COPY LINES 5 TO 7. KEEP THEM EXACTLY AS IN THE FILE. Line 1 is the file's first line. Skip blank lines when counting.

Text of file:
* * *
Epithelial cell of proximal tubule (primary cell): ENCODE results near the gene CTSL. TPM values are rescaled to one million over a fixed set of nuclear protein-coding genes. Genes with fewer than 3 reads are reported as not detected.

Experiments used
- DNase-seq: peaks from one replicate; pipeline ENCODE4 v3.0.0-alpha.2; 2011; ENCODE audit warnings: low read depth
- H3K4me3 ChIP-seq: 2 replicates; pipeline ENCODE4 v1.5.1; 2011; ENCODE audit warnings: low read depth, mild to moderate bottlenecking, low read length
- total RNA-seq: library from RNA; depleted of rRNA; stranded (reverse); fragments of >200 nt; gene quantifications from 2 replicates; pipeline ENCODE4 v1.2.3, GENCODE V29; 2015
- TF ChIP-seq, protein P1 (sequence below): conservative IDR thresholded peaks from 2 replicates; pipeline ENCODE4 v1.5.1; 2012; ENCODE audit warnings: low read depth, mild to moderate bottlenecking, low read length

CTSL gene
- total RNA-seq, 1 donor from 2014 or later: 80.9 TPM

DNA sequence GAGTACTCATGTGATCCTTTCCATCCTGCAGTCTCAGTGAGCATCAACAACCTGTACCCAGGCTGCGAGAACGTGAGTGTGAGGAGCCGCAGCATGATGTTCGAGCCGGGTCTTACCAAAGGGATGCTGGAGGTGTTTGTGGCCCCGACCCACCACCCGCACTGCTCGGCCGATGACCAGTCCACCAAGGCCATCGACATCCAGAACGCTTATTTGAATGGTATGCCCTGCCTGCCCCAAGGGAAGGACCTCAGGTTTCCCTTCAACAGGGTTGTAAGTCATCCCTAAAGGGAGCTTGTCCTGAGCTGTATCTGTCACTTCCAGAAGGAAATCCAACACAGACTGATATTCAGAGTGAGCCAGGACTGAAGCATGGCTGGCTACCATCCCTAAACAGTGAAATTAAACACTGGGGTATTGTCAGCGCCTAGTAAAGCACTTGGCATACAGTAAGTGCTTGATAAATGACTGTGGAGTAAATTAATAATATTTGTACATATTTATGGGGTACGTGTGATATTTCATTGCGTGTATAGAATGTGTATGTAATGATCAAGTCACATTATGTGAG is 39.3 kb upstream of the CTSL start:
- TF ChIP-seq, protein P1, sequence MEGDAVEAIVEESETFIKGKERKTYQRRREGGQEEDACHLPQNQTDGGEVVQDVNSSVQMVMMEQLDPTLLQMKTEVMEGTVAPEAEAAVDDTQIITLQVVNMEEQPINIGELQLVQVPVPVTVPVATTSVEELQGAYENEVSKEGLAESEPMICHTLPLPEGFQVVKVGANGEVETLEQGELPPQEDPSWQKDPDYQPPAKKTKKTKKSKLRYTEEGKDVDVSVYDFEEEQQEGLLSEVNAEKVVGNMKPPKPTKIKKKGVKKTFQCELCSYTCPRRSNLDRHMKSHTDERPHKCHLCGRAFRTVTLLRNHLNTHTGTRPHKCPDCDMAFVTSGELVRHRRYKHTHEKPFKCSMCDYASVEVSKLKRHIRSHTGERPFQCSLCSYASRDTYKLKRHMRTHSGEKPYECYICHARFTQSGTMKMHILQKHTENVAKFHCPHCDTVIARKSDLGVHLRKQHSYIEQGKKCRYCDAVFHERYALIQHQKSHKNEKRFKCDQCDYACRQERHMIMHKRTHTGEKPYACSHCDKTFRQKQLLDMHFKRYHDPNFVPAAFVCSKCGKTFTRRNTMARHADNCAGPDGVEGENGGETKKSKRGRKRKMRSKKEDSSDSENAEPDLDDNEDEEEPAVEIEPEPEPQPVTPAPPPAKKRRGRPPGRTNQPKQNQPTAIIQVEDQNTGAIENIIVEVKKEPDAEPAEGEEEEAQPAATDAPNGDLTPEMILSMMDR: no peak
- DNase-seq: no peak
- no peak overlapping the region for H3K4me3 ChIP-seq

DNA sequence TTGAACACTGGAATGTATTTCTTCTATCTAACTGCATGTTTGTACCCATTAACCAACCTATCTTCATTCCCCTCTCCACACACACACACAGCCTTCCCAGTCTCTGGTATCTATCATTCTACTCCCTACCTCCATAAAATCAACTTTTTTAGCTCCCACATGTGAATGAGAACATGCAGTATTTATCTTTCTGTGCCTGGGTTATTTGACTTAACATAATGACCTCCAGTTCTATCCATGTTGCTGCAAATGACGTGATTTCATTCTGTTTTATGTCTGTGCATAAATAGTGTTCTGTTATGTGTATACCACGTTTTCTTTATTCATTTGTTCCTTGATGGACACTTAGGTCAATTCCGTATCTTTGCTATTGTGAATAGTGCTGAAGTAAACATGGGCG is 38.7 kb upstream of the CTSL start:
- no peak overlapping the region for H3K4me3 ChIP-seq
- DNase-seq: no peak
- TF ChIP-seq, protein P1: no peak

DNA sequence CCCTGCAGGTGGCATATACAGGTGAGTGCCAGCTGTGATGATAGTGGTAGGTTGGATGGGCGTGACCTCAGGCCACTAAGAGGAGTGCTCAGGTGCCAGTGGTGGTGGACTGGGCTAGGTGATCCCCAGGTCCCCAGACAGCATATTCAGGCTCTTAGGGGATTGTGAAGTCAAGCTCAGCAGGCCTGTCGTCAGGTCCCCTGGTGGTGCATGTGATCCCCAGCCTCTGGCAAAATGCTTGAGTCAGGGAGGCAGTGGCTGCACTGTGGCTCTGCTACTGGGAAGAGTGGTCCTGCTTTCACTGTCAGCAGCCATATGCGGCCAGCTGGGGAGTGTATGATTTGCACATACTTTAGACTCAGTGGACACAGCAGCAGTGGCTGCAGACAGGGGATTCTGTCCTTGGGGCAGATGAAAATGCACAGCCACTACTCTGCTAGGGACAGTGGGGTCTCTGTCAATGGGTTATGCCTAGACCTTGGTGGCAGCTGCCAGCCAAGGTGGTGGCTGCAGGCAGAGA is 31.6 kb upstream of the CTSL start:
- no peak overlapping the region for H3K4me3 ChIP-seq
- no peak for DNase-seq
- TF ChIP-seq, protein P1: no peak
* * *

- total RNA-seq: library from RNA; depleted of rRNA; stranded (reverse); fragments of >200 nt; gene quantifications from 2 replicates; pipeline ENCODE4 v1.2.3, GENCODE V29; 2015
- TF ChIP-seq, protein P1 (sequence below): conservative IDR thresholded peaks from 2 replicates; pipeline ENCODE4 v1.5.1; 2012; ENCODE audit warnings: low read depth, mild to moderate bottlenecking, low read length

CTSL gene